Objective.

  Idiopathic hyperuricosuria (HU) was previously reported in only a limited number of children with hematuria. We aimed to outline the clinical presentation and natural history of HU not only in children with hematuria, but also in those with dysuria and/or recurrent abdominal/flank pain and a family history of urolithiasis.

Study Design.

Retrospective analysis of data at diagnosis from 102 consecutive children with HU and outcome analysis of 26 of them who were followed ≥1 years (mean: 3.1) with no specific therapy.

Results.

Sixty-one participants had HU and 41 had HU + hypercalciuria. Fifty-two patients had no hematuria among the presenting symptoms, more than one third had normal urinalysis at our first examination, one half had microcalculi (<3 mm in diameter) at renal sonography, and 12% had stones (4–18 mm). Thirty participants of the 39 with no hematuria at our first examination (77%) showed microcalculi or calculi at renal sonography. The patients with microcalculi were significantly older than were those without microcalculi. During the follow-up, 4 of 26 children never had hematuria and 8 had no hematuria during most of the follow-up period. Two patients who had a calculus at first visit and 3 who formed calculi 4 to 12 mm in diameter, after 1 to 3.5 years subsequently passed them in the urine.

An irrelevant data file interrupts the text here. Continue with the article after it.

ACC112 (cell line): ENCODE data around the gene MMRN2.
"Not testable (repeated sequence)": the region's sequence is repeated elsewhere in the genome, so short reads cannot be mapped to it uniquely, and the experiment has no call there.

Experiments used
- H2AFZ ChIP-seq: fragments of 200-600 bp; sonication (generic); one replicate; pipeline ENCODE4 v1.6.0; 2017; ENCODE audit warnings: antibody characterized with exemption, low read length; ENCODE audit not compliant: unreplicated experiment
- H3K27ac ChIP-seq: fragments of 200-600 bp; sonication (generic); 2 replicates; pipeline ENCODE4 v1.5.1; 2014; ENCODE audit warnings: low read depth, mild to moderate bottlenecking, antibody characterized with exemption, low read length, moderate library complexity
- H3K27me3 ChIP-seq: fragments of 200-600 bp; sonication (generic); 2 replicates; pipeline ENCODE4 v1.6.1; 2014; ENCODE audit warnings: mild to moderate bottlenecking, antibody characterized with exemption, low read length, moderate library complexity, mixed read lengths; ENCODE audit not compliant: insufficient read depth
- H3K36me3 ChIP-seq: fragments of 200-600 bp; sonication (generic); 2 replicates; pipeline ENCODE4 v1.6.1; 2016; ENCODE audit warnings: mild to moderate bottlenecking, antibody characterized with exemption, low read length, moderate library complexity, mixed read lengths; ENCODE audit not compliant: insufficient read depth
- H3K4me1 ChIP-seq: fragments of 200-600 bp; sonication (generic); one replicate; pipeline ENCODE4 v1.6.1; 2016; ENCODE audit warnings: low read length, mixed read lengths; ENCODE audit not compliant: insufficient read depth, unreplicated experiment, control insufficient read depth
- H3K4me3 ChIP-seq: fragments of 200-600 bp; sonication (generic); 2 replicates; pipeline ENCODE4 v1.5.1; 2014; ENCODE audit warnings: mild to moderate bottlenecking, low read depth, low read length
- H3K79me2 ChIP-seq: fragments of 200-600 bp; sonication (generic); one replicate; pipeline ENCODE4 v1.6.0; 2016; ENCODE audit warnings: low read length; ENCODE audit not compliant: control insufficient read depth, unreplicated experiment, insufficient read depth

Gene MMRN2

Conclusions.

The lack of hematuria is not predictive of absence of urolithiasis. Therefore, it may be misleading to judge on the efficacy of a given therapy only based on disappearance of hematuria. HU and hypercalciuria have to be suspected in children with dysuria and those with recurrent abdominal/flank pain and familial history of urolithiasis, although they have no hematuria.

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